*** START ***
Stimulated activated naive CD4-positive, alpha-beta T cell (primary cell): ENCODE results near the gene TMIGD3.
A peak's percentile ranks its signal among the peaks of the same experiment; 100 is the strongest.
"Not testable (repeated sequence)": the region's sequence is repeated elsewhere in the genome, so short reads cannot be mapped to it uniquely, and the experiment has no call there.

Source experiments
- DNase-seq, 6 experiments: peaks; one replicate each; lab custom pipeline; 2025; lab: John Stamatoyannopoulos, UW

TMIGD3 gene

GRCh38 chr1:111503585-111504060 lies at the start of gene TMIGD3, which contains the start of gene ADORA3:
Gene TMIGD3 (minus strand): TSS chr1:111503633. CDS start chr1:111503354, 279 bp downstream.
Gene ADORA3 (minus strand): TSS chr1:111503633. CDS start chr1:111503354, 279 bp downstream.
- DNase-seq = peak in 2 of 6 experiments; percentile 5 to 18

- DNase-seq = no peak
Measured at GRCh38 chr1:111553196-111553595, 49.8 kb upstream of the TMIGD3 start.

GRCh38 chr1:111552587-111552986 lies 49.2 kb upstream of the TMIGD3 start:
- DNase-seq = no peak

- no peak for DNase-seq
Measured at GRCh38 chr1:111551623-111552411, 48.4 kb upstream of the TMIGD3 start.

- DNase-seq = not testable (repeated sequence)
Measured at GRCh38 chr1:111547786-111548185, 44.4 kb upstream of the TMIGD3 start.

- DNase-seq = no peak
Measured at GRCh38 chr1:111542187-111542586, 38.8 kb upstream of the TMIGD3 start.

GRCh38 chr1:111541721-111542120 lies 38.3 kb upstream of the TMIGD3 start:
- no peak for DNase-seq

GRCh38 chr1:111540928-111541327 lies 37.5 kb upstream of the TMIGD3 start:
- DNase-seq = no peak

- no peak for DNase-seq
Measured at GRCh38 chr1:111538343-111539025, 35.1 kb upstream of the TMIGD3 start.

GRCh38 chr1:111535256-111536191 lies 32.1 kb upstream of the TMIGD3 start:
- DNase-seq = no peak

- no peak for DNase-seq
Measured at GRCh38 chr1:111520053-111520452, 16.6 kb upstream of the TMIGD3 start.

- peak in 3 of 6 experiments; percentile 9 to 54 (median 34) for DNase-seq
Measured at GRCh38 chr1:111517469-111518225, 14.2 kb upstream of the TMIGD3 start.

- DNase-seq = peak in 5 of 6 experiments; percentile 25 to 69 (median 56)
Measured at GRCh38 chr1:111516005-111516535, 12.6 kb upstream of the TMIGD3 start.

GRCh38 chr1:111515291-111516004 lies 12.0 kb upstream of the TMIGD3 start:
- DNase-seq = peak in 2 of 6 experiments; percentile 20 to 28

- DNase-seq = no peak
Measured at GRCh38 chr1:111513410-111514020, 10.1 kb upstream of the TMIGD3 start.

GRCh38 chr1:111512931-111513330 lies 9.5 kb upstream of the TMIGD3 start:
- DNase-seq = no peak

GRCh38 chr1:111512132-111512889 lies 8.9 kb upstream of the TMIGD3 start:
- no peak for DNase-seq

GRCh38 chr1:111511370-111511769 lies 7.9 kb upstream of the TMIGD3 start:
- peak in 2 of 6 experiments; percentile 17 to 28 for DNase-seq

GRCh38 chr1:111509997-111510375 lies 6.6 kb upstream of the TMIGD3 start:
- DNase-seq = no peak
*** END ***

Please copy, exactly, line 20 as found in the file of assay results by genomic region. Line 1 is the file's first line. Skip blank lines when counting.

Measured at GRCh38 chr1:111542187-111542586, 38.8 kb upstream of the TMIGD3 start.